Hall of Fame related news continues for us, as Canada’s Sports Hall of Fame has announced that six athletes and five builders will be entering their Hall.
The six new athletes are:
Jackie Barrett: Barrett won 13 Gold Medals at the Special Olympics World Summer Games.
Sonja Gaudet: Gaudet won three Gold Medals at the Paralympics (2006, 2010 & 2014) in Wheelchair Curling.
Diane Jones-Konihowski: Competing as a Pentathlete, Jones-Konihowski won the Gold Medal at the 1978 Commonwealth Games and the 1975 and 1979 Pan American Games.
Lorie Kane: From Charlottetown, Prince Edward Island, Kane won four tournaments on the LPGA Tour with seven other significant wins. She was inducted into the Canadian Golf Hall of Fame in 2016.
Eric Lamaze and Hickstead: Lamaze was a successful showjumper and with his horse, Hickstead won the Olympic Gold Medal in Individual Jumping in the 2008 Olympics and the Silver in Team Jumping. Hickstead passed away in 2011, and Lamaze won a Bronze in Individual Jumping at the 2016 Olympics with his new horse, Derly Chin De Muze.
Steve Nash: Nash played 18 seasons in the National Basketball Association playing for Phoenix, Dallas and the Los Angeles Lakers. The Point Guard blossomed in the second half of his career, where he was a two-time MVP, three-time First Team All-NBA, eight-time All-Star and five-time Assists Leader. Nash won the Lou Marsh Trophy in 2005, and the Lionel Conacher Award three times (2002, 2005 & 2006), and he was inducted into the Naismith Basketball Hall of Fame in 2018.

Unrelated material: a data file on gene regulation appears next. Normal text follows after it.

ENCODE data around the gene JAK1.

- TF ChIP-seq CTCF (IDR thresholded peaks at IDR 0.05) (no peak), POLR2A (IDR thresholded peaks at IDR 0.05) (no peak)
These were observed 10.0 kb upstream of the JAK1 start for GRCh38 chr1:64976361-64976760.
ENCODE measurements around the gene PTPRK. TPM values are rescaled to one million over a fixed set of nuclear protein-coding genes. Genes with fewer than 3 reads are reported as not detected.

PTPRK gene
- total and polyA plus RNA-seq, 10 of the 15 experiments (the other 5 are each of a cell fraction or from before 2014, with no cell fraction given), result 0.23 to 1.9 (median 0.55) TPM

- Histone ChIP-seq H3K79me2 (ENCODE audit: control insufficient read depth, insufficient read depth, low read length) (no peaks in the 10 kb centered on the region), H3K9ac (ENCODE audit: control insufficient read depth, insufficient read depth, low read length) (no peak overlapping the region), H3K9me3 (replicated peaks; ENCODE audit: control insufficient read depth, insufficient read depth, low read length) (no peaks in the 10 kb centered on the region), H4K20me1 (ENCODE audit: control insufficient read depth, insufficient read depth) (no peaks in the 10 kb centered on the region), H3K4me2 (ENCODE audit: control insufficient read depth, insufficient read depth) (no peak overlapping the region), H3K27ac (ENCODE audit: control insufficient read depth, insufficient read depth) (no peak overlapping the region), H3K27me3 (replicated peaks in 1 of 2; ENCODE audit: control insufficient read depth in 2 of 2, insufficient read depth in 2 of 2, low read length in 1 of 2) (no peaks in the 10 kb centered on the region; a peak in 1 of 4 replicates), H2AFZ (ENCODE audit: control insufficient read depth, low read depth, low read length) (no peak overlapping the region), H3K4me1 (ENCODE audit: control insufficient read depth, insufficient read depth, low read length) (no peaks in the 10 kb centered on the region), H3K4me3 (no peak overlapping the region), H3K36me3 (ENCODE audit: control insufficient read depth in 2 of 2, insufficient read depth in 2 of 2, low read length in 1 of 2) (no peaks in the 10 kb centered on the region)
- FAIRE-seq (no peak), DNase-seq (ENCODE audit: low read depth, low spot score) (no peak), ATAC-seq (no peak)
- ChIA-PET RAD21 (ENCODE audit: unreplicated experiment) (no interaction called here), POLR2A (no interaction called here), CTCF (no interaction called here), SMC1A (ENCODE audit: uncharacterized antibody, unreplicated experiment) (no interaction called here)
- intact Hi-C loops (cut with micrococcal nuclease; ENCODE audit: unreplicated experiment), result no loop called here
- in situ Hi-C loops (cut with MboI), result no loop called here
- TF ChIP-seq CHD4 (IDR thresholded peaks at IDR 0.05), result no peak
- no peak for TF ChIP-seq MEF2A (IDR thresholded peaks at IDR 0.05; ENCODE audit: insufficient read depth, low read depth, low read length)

The five new builders are:
Duncan Campbell: A teenage athlete from Winnipeg, Manitoba, Campbell broke his neck while diving at age 17, breaking his neck and paralyzing from the waist down. Campbell co-invented “murderball”, which morphed into wheelchair rugby. Nicknamed the “Quadfather”, Campbell was inducted into the BC Sports Hall of Fame in 2015.
Sheldon Kennedy: Kennedy had a ten-year career in the National Hockey League. Late in his career, he came forward with how he was sexually abused by his junior hockey coach. Following that admission, he raised awareness for sexual abuse victims, which included rollerblading across Canada. He was named to the Order of Hockey of Canada this year, and remains a leading advocate in fighting sexual abuse.
Judy Kent: Kent was a past President of Commonwealth Games Canada.
Willie O’Ree: O’Ree was the first black hockey player to reach the National Hockey League, participating in 41 Games with the Boston Bruins. The trailblazer from Fredericton, New Brunswick was chosen for the Hockey Hall of Fame in 2018.
Ross Powless: Powless was a Mohawk lacrosse player of Six Nations, and he helped build the sport across the country.
Canada’s Sports Hall of Fame has been in existence since 1955, and is currently housed in Calgary, Alberta. With this impending induction, the Hall will now house 681 Athletes and Builders. Due to COVID-19, the induction gala that would normally happen this fall, has been postponed until 2021.
We here at Notinhalloffame.com would like to congratulate the newest members of Canada’s Sports Hall of Fame.